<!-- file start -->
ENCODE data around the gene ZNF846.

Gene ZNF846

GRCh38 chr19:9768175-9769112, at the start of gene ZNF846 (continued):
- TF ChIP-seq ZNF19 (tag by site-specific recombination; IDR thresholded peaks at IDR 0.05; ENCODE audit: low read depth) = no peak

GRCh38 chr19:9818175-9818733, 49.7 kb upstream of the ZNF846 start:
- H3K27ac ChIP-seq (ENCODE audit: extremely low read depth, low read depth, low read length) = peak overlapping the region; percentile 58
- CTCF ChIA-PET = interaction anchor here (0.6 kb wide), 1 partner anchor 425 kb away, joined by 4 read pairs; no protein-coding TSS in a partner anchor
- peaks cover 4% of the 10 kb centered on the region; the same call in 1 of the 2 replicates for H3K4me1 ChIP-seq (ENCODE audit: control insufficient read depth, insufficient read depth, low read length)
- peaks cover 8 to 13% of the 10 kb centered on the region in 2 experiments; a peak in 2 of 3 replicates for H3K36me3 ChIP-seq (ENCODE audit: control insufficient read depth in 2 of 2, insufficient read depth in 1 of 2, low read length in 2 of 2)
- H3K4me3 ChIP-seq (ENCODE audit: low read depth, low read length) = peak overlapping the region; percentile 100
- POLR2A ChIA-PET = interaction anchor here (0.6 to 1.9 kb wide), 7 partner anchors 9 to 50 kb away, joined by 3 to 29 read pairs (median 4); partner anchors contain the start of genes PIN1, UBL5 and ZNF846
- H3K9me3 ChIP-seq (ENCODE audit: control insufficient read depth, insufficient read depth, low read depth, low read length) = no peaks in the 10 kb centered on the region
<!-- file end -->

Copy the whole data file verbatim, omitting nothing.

ENCODE data around the gene ZNF846.

Gene ZNF846

GRCh38 chr19:9768175-9769112, at the start of gene ZNF846 (continued):
- TF ChIP-seq ZNF19 (tag by site-specific recombination; IDR thresholded peaks at IDR 0.05; ENCODE audit: low read depth) = no peak

GRCh38 chr19:9818175-9818733, 49.7 kb upstream of the ZNF846 start:
- H3K27ac ChIP-seq (ENCODE audit: extremely low read depth, low read depth, low read length) = peak overlapping the region; percentile 58
- CTCF ChIA-PET = interaction anchor here (0.6 kb wide), 1 partner anchor 425 kb away, joined by 4 read pairs; no protein-coding TSS in a partner anchor
- peaks cover 4% of the 10 kb centered on the region; the same call in 1 of the 2 replicates for H3K4me1 ChIP-seq (ENCODE audit: control insufficient read depth, insufficient read depth, low read length)
- peaks cover 8 to 13% of the 10 kb centered on the region in 2 experiments; a peak in 2 of 3 replicates for H3K36me3 ChIP-seq (ENCODE audit: control insufficient read depth in 2 of 2, insufficient read depth in 1 of 2, low read length in 2 of 2)
- H3K4me3 ChIP-seq (ENCODE audit: low read depth, low read length) = peak overlapping the region; percentile 100
- POLR2A ChIA-PET = interaction anchor here (0.6 to 1.9 kb wide), 7 partner anchors 9 to 50 kb away, joined by 3 to 29 read pairs (median 4); partner anchors contain the start of genes PIN1, UBL5 and ZNF846
- H3K9me3 ChIP-seq (ENCODE audit: control insufficient read depth, insufficient read depth, low read depth, low read length) = no peaks in the 10 kb centered on the region